Big Jake

Nicholas Chennault ~ December 21, 2013

Big Jake—John Wayne, Maureen O’Hara, Richard Boone, Patrick Wayne, Christopher Mitchum, Bruce Cabot, Harry Carey, Jr. (1971; Dir:  George Sherman)


A better-than-average John Wayne western from his late period (post-True Grit), maybe the third best after The Cowboys and The Shootist.  Wayne plays Jacob McCandles, long estranged from his family and thought dead by many.  At the start of the movie in 1909, his family is attacked by evildoers led by John Fain (Richard Boone, in one of his better villain performances).  They shoot his oldest son Bobby (played by Bobby Vinton) and kidnap his grandson Little Jake (Ethan Wayne), demanding $1 million in ransom. 


Big Jake is called back by his wife (Maureen O’Hara, in the last of their five movies together) and undertakes to lead a group into Mexico to deliver the money, aided by sons James (Patrick Wayne) and Michael (Christopher Mitchum), who are fans of new technology, longtime Indian scout Sam Sharpnose (Bruce Cabot) and Dog.  There is friction, if not outright hostility, between Jake and the sons, and the writing for and acting of the sons is probably the weakest element of the movie.  Others hear about the money and would like to steal it.  There’s a good shootout scene when the ransom is delivered, with excellent dialogue between Big Jake and John Fain, although some criticize the film as too violent and bloody.  The juxtaposition of old West ways and new technology with its limitations is effective.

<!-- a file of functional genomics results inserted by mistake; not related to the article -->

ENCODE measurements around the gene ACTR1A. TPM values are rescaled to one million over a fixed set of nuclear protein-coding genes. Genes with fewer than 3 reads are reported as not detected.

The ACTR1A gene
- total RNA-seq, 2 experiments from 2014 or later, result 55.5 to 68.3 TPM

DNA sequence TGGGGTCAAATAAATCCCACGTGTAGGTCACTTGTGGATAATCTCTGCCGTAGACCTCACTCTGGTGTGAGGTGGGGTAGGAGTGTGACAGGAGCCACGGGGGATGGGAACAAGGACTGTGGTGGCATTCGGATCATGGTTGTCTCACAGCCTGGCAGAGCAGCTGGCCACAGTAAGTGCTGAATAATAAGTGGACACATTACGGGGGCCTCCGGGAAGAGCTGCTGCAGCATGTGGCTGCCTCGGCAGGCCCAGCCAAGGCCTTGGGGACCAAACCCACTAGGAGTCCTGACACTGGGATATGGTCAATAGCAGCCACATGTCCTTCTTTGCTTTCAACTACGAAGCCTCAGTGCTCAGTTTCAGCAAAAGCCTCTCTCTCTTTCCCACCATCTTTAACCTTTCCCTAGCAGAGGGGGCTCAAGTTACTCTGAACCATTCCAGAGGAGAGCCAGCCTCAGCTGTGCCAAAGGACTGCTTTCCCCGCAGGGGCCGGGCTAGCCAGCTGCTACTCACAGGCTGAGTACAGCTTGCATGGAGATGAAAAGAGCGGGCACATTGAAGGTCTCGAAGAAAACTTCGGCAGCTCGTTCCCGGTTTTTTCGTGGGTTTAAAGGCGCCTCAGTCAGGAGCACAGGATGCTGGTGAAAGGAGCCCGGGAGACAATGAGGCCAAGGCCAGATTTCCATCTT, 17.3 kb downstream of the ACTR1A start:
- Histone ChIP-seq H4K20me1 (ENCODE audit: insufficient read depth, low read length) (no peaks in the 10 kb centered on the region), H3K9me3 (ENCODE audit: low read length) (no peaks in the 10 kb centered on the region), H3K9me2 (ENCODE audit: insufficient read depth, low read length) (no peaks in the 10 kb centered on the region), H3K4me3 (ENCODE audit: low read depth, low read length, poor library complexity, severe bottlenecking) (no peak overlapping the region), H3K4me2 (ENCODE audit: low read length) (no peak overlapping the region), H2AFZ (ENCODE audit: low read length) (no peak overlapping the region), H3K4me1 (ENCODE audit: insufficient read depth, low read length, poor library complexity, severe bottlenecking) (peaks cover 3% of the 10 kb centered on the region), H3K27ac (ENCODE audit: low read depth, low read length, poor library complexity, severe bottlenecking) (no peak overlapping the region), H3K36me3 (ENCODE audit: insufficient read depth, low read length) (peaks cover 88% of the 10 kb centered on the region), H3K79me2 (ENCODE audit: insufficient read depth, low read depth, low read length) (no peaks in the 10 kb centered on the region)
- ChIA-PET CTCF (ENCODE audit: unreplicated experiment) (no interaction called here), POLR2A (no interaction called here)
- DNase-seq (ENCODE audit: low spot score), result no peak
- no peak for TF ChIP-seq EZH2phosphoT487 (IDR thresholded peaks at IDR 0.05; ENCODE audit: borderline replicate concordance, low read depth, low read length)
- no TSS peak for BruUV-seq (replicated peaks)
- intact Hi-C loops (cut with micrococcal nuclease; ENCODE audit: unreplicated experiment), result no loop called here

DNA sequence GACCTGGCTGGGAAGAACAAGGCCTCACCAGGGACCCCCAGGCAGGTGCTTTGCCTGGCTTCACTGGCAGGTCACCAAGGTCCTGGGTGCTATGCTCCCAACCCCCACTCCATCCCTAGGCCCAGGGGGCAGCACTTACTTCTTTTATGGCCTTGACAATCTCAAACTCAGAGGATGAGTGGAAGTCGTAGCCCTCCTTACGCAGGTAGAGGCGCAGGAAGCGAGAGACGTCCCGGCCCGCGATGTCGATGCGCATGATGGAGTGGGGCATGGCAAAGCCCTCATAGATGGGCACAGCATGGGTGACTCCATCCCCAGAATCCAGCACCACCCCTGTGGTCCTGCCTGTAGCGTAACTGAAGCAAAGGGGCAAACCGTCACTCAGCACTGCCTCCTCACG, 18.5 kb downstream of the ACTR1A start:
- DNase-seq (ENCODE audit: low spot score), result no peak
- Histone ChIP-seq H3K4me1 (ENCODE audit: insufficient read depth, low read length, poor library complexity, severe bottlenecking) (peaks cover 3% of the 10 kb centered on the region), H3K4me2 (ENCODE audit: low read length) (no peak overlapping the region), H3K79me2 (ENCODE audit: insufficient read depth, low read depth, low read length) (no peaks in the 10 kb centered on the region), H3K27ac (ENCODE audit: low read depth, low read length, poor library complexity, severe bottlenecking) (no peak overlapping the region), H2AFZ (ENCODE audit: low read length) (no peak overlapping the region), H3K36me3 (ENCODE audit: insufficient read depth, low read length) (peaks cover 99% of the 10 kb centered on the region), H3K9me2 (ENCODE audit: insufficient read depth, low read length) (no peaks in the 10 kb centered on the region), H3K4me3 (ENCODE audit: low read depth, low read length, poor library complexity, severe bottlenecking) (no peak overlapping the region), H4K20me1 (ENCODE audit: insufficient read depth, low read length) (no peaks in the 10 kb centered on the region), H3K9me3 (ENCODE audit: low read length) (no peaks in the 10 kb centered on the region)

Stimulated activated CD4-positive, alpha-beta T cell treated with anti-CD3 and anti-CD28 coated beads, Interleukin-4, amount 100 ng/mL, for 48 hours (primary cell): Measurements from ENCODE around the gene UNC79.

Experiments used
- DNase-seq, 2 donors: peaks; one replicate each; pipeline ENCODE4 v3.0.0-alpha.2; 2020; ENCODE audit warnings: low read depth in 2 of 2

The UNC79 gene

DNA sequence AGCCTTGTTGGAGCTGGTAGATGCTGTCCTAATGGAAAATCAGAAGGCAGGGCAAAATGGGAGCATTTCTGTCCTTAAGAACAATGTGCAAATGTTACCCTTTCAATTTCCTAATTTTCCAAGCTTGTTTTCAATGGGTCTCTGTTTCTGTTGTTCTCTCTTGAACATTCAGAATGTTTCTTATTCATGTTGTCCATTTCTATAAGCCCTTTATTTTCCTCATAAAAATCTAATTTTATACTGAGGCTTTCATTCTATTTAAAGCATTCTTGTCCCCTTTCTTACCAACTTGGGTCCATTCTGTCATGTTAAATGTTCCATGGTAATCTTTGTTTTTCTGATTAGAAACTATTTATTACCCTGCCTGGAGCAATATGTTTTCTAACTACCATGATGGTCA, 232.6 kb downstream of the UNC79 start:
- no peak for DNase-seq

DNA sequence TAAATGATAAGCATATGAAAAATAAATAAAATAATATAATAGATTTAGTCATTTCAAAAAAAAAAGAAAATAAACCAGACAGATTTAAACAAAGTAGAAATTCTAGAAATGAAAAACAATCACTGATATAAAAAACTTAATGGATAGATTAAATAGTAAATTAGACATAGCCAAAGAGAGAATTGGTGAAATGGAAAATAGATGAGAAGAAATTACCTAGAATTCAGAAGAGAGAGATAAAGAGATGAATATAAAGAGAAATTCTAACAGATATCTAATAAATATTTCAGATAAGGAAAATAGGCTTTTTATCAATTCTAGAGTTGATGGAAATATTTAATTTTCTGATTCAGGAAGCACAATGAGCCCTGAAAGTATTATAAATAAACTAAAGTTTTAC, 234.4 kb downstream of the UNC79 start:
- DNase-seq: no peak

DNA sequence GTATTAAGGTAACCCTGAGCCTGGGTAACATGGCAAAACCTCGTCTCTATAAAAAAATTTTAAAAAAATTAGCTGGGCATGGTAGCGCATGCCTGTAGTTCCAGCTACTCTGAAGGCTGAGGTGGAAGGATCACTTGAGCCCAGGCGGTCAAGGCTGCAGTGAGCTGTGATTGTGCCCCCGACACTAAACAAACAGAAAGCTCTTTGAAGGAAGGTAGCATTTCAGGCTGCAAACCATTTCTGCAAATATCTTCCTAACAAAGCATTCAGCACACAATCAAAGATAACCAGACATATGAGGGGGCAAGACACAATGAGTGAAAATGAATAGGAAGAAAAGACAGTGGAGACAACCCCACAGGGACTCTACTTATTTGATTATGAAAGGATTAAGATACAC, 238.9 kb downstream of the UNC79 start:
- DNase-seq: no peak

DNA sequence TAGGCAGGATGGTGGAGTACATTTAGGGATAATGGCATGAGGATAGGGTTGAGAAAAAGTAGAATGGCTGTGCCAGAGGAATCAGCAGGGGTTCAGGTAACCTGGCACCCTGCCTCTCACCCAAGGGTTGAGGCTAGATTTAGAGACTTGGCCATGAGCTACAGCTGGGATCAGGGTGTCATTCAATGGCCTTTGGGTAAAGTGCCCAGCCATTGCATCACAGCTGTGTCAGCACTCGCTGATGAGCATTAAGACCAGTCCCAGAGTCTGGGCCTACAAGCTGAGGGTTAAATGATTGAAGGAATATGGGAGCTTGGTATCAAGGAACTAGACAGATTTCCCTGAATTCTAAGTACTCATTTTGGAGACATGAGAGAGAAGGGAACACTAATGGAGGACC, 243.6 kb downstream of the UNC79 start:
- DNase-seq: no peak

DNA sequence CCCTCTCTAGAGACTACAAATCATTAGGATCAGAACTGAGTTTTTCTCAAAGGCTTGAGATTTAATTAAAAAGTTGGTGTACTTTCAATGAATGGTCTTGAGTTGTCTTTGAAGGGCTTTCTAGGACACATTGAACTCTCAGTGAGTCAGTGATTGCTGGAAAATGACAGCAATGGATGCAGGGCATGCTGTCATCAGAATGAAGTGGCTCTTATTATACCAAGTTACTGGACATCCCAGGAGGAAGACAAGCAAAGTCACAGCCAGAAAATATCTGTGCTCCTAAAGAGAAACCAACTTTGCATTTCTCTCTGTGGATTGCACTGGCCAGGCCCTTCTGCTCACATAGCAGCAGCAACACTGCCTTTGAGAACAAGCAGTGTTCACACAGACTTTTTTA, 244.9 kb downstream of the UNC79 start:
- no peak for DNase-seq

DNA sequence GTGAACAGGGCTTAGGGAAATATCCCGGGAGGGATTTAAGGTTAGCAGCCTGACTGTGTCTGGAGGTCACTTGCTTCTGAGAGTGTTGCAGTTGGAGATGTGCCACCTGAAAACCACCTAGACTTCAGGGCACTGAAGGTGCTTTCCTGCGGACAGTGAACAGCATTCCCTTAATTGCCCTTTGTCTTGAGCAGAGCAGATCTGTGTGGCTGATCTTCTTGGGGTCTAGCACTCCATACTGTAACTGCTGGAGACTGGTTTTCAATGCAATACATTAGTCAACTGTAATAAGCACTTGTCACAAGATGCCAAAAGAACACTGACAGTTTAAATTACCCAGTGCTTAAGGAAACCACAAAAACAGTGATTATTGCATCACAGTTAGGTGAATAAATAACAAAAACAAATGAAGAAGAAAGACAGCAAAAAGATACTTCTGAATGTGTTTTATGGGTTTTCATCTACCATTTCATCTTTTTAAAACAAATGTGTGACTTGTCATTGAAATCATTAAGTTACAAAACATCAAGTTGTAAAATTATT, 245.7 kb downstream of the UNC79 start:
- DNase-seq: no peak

These westerns in which John Wayne and Maureen O’Hara play an estranged married couple (Rio Grande, McClintock!) always seem to make the resolution of the estrangement a lot easier than it would be in any real relationship.  It isn’t clear why the Boone character wears an orange serape the whole movie.  Did they think we wouldn’t recognize him without it?  Did they suppose it made him look larger?  Is he related to Clint Eastwood’s Man With No Name?  The narration at the start, setting the late-west, early modern nature of 1909, is unnecessary and a bit clunky.  In general, the film isn’t stitched together all that well and has too close an eye on what seems to have sold in previous Wayne movies, but it’s nevertheless quite watchable.

Director George Sherman was an old timer, and this was his last significant film.  It is said that he was in bad health during the filming and that Wayne took over for him frequently.  There are some instances of less-than-great camera angles during fights; in general the directing isn’t remarkable.  The writing is by the same husband-wife team that wrote Dirty Harry about the same time.  Note some of the trademarks:  the recurring “I thought you were dead,” usually answered by “Not hardly.” And the lines repeated between Boone and Wayne are effective.  Good score by Elmer Bernstein.  Dog seems very like the feral character Sam from Hondo, made 20 years earlier.  This was also made by Batjac, Wayne’s production company.

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